Say one has to export database data to use in another tool, such as an Excel Spreadsheet or for use as a csv file with some other program.
There's a problem with this, and that's that it ends up in an unencrypted form on the disk, where it can be forgotten about, snatched up by phishing, etc.
So when storing / using / getting rid of this sort of data, is there some sort of OS level solution (LUKS) for working with then getting rid of these sorts of temporary files?
I know when one uses SSH-agent the keys can be given a time limit to be stored in memory, before it's deleted, is it possible to do the same thing with an encrypted directory or encrypted volume, that can be "scrubbed" automatically, after a certain period of time?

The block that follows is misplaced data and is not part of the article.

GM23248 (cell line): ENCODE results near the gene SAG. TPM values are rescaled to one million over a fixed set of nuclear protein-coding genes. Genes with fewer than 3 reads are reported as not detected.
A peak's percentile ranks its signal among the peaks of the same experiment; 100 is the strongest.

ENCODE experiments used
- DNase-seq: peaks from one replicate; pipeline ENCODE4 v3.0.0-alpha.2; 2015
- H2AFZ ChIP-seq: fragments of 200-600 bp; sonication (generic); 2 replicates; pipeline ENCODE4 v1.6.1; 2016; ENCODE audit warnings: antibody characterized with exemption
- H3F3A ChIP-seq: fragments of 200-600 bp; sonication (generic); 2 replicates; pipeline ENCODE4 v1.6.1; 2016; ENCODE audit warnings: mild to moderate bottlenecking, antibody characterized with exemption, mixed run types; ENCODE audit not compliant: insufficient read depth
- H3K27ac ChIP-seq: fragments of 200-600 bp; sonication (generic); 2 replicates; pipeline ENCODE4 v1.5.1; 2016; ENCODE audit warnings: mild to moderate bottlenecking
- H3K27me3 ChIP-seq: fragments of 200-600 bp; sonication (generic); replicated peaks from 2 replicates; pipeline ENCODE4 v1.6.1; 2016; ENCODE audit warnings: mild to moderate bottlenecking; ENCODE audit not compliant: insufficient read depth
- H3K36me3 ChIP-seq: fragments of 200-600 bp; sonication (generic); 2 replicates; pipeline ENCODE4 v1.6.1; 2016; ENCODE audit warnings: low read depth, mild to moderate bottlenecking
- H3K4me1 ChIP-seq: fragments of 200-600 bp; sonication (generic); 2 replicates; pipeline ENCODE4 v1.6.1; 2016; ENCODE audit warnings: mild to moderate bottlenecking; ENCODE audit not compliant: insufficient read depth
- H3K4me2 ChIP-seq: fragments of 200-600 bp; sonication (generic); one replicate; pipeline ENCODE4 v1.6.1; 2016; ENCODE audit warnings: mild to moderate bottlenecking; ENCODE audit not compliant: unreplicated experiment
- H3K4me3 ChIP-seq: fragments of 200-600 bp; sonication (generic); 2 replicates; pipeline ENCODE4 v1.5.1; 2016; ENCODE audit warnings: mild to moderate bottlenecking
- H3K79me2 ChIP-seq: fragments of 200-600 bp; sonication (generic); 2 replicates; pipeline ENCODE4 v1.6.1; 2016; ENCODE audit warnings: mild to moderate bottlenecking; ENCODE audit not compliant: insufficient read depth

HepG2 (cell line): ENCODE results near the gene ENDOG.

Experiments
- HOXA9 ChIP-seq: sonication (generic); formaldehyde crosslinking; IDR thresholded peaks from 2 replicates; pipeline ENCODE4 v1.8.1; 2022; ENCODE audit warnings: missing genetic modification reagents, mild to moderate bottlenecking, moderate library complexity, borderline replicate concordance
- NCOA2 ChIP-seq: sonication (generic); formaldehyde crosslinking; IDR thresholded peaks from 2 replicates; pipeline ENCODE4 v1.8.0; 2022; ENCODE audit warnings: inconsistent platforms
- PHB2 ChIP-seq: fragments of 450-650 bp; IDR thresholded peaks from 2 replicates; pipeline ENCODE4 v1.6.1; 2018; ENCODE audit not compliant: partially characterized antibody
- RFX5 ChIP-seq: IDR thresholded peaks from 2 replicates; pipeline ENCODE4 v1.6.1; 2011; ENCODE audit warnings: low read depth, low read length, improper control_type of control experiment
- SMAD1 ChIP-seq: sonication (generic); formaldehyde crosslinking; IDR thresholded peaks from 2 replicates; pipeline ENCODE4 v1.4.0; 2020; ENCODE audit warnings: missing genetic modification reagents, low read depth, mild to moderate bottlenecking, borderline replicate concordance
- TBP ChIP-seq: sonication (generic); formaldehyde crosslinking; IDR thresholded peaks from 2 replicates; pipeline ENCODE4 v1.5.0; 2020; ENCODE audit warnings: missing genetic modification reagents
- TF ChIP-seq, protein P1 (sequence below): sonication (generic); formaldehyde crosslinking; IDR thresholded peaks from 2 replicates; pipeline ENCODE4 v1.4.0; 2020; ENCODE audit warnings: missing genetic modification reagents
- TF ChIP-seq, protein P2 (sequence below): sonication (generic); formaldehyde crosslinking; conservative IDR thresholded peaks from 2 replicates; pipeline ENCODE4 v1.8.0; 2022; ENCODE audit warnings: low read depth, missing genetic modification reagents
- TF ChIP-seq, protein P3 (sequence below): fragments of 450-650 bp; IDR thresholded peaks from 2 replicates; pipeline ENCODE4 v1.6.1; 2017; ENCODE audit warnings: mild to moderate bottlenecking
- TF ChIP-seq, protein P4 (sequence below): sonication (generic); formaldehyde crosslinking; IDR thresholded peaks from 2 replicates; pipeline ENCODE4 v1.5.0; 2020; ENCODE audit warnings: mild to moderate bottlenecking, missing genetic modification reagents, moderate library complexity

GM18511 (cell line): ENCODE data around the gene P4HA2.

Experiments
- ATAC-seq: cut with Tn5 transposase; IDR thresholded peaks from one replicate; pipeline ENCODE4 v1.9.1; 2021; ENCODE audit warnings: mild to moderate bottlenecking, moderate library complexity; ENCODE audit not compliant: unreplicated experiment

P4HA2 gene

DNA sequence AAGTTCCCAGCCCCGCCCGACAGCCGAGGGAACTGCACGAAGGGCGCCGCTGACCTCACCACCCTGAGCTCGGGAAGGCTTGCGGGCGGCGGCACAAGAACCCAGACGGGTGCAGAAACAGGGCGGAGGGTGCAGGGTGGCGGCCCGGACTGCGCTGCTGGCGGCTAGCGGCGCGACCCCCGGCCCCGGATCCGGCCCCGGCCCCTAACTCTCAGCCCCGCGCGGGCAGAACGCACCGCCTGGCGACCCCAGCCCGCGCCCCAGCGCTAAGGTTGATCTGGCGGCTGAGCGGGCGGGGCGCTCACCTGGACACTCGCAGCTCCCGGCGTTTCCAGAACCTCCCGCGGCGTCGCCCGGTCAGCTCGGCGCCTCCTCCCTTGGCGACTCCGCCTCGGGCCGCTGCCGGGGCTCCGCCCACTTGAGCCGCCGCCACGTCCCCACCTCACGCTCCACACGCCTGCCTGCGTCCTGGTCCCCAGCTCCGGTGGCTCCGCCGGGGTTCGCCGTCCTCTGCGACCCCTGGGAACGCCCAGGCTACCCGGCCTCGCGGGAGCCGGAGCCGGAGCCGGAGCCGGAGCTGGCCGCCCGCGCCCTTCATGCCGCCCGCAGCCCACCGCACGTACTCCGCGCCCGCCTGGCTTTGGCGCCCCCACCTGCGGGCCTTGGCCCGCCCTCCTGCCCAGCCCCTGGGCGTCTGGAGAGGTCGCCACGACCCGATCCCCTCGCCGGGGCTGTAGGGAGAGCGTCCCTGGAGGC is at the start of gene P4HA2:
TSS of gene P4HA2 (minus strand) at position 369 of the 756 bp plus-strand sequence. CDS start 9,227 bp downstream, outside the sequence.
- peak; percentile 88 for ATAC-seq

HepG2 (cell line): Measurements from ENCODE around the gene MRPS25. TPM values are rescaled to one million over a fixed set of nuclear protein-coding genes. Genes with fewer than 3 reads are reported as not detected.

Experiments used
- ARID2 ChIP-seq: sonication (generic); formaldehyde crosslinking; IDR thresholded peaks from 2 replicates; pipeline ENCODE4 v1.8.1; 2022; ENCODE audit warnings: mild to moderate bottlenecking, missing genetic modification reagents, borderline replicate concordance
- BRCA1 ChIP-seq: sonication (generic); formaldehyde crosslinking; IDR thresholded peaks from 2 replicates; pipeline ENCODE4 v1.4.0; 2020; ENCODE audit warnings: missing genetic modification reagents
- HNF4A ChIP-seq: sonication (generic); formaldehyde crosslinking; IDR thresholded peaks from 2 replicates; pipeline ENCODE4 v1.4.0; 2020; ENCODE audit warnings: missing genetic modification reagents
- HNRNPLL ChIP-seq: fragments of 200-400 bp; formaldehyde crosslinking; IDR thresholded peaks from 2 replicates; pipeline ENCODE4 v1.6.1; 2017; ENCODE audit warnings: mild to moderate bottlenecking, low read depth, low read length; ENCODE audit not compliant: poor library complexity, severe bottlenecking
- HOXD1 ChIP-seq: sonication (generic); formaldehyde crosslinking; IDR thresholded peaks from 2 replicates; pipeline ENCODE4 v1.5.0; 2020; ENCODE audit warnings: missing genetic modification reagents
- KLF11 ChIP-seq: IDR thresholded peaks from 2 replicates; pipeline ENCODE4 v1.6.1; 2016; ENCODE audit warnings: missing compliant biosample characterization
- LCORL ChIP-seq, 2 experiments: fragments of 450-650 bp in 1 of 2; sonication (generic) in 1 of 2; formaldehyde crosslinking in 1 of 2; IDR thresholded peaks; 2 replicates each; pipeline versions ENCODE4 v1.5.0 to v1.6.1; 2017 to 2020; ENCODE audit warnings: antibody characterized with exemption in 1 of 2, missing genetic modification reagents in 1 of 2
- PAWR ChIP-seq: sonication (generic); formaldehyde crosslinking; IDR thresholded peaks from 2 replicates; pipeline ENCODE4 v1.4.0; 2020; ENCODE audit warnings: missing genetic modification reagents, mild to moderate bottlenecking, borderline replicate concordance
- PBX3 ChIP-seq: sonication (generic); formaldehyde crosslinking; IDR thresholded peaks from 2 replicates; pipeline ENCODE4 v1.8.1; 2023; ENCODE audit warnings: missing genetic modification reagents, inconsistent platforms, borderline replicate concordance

Also, it would be crazy to do something like upload such a csv file stored encrypted on the disk to a web application that runs over HTTP and thus leave such things moving over a network encrypted when it moves across the network, that would destroy the point of encrypting it, even if it was encrypted on disk.
And also what about allowing an approved running process to access the information but not allowing it to be copied elsewhere? That sort of thing sounds in the domain of permissions / ACLs to me.
Is it best to have a designated machine for doing this and limiting it's access to the outside world using a separate subnet / firewall / proxy or some combination there of?